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Nieman Journalism Lab
Pushing to the future of journalism — A project of the Nieman Foundation at Harvard

Deal brokering: Perhaps America’s next top (news business) model?

[Our friend Michael Skoler wrote this post for Mizzou's Reynolds Journalism Institute, where he's currently a fellow. It's on deal brokering — sites like Groupon or Woot that connect sellers to buyers by offering time-limited deals. He thinks it could be a big part of news organizations' financial future, and we thought you'd be interested in seeing it. —Josh]

How does this sound? A million-dollar revenue stream that requires only a salesperson or two, some web support and off-the-shelf e-commerce and newsletter tools? It caught my eye. And I’m suggesting you steal the idea for your local news operation fast before national competitors own the market.

The idea is deal brokering. You use your knowledge of the local scene, your brand and your contacts to negotiate group deals with local businesses from bars to restaurants to dry cleaners. The businesses offer big one-time discounts to attract new customers, your audience gets access to great deals, and you broker the deal on your site and get a substantial cut of the money. It’s already happening around the country.

Online startups like Groupon and Living Social offer one local deal a day, which is conveniently pushed to you through e-mail or cell phone.

Each deal is usually 50 percent off or more, good for just one day, and specific to your city. I’ve seen deals on organic food, massages, hair styling, dry cleaning, acupuncture, dental checkups, online book printing, gym memberships, belly dancing classes, and much more. Yet the most common deals, and probably the best sellers, are restaurant, bar and entertainment gift certificates. I have yet to see a deal repeated.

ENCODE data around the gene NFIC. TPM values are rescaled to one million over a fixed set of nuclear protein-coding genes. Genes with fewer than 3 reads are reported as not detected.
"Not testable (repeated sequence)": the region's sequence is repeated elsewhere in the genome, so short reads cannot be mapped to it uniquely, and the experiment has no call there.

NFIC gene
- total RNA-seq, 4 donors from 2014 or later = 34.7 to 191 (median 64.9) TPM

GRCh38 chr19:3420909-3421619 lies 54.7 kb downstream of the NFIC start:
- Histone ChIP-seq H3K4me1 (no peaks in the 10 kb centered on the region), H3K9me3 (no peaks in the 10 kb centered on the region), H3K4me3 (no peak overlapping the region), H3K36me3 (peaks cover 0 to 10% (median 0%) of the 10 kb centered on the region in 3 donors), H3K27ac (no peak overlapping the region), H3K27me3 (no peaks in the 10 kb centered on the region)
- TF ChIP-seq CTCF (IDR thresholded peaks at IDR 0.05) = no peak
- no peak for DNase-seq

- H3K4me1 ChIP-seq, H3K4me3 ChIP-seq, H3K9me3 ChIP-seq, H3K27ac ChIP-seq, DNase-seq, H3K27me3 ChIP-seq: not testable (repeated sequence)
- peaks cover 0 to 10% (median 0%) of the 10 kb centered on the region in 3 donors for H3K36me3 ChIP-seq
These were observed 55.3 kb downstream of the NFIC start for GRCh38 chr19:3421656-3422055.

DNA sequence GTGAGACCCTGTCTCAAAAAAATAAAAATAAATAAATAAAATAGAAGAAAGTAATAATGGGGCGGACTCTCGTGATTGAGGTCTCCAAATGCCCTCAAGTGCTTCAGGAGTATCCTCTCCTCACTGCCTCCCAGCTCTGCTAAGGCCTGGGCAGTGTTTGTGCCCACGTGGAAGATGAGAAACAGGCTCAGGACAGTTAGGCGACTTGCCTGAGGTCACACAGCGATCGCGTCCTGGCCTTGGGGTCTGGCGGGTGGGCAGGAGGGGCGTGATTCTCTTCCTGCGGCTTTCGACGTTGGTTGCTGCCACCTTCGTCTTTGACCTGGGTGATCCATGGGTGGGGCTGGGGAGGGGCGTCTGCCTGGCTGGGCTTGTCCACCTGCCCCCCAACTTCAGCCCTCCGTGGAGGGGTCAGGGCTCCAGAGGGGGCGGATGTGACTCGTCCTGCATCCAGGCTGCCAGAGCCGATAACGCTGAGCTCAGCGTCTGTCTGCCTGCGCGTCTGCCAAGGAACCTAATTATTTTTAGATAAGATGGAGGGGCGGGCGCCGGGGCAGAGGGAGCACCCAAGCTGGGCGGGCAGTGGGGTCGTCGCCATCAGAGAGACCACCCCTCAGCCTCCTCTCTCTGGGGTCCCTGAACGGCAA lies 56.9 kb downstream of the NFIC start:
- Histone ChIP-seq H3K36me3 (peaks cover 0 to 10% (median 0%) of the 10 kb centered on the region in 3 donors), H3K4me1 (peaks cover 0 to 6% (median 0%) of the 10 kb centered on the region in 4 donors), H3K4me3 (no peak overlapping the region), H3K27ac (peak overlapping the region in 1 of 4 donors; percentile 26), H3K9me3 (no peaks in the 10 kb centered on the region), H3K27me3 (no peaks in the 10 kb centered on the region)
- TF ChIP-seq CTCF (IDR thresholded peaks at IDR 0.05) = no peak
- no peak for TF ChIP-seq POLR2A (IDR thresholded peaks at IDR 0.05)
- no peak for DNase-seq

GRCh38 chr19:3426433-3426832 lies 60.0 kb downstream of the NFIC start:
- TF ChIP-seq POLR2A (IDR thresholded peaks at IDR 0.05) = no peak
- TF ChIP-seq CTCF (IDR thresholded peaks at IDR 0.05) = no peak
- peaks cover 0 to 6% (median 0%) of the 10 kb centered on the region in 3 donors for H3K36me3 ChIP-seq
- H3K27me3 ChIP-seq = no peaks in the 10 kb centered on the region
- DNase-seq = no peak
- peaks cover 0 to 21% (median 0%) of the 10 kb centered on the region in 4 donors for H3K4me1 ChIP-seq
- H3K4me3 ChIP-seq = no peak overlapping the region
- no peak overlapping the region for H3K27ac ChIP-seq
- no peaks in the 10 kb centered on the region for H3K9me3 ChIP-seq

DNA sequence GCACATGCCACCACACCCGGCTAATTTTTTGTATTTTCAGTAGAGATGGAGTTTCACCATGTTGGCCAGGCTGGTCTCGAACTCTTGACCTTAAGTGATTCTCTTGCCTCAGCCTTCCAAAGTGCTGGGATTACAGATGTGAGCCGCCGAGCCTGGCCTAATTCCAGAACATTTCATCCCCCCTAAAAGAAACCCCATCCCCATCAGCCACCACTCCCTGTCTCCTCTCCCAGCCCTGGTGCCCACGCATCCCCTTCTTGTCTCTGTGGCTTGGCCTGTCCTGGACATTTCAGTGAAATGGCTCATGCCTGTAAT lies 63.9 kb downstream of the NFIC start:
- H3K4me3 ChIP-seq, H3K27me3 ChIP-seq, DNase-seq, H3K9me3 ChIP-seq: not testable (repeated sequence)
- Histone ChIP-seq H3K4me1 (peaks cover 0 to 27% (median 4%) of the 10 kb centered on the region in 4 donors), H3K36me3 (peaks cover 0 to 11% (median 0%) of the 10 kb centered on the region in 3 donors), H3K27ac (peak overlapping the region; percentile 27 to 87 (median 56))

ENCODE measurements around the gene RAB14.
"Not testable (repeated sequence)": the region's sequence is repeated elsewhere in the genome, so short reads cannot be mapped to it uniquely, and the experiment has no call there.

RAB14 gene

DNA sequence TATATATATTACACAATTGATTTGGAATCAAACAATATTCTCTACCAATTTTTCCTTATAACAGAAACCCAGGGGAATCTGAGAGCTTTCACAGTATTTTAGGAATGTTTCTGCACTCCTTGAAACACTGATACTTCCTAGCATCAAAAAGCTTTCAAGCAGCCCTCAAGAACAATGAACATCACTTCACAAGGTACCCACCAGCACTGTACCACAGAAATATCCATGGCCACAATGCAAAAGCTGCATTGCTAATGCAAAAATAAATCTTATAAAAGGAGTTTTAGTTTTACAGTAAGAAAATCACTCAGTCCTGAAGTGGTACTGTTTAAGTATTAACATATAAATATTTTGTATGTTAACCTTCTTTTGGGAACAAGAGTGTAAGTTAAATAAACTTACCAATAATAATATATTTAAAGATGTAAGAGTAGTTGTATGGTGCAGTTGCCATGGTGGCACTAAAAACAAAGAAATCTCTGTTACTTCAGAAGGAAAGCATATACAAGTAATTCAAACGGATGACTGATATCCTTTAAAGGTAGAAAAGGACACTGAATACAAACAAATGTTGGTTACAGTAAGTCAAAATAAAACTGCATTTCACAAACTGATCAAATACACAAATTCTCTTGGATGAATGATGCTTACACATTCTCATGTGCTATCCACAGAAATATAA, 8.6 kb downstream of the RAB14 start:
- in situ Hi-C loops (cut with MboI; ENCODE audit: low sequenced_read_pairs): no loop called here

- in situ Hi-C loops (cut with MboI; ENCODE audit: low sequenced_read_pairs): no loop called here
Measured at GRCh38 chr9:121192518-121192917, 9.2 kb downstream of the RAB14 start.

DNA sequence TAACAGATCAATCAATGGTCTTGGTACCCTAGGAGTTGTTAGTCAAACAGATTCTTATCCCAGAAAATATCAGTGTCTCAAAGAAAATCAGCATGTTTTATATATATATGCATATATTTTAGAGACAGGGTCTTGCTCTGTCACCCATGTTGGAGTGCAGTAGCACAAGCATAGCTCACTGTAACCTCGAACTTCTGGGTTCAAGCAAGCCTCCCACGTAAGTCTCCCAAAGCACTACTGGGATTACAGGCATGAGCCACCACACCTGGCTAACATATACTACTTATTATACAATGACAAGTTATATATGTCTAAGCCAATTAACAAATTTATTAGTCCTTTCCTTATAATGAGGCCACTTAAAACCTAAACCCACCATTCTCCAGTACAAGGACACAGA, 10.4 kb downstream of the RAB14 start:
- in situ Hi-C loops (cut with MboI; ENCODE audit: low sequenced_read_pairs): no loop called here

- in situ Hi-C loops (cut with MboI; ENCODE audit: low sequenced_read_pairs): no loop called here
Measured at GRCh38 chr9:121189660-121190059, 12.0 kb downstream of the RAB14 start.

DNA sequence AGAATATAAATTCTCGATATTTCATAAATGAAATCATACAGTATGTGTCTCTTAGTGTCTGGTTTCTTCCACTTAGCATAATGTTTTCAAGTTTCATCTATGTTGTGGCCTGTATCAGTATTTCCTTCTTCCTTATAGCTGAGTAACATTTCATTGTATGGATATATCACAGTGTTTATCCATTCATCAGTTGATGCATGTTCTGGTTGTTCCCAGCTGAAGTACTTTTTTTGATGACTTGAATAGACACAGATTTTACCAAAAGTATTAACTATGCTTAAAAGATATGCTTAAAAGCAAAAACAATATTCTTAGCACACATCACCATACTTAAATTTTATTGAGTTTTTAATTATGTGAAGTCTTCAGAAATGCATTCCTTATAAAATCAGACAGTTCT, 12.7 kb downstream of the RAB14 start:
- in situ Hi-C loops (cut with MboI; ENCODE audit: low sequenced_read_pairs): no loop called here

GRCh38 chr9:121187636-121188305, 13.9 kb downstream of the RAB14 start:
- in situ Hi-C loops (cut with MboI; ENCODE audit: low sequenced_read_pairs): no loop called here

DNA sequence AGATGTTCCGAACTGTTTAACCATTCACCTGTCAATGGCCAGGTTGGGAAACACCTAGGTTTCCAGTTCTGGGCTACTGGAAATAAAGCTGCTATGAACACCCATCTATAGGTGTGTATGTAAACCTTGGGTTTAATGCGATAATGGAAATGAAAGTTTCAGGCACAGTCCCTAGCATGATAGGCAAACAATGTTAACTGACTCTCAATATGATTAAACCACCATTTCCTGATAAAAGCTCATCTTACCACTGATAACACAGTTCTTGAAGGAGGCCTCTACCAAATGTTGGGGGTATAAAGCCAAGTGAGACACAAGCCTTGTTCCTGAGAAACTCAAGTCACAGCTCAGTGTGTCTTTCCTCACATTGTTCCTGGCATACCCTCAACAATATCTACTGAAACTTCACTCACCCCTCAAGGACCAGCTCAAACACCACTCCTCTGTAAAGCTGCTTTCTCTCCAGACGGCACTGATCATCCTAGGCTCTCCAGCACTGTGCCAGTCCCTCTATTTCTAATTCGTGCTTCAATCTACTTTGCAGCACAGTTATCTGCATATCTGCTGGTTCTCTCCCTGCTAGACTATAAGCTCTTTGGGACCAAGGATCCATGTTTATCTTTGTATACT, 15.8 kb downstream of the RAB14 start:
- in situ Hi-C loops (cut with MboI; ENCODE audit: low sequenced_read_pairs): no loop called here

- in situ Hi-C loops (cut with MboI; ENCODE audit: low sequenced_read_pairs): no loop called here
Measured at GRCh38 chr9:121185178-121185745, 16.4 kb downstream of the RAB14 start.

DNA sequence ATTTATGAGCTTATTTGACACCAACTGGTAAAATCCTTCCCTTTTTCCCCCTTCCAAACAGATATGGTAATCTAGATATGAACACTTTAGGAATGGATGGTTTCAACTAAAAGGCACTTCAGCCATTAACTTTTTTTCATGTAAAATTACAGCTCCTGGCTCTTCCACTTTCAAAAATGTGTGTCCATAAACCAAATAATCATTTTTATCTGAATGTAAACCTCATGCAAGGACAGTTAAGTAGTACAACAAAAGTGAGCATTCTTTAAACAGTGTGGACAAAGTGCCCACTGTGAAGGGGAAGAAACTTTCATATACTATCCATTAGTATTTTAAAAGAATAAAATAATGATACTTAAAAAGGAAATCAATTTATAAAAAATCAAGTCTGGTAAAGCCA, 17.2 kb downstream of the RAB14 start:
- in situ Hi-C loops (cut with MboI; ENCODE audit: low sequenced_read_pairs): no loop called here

The beauty of the model is its simplicity. It is easy and fun to see one deal a day, presented with humor or sparkle. I dislike lists of deals provided by groups like or that require combing through offers to see if any are relevant. And the new deal services make it easy to buy the day’s deal and share it with friends. They also provide incentives to get people to share the deals through their social networks.

Here’s how a single deal with a local restaurant works from the customer’s perspective. After registering for a daily email or text message, one day I see a $65 gift certificate for a restaurant I’ve been hearing about — price is $30. I click it, buy it with Paypal or a credit card and receive a certificate with a unique deal code. I go to the restaurant, show my gift certificate on paper or cell phone, and have a great meal (since food always tastes better at a 50%-plus discount.) I can only use the certificate once, so I order a little more than its value and pay tax, tip and the amount over $65.

Now, here’s the value from the restaurant owner’s perspective. I pay nothing upfront for marketing to thousands of people in my area. I receive half the money collected by the deal-brokering organization. Typically, I can count on maybe 25-30 percent of the people who buy the certificates to never show up. The money I receive should cover my actual costs for food and drink for the 70-75 percent who redeem the certificates. Any spending over $65 gives me income at my regular prices. My restaurant is busy, word-of-mouth buzz rises, my serving staff get tips on the full bill and some of those new customers come back again at full prices.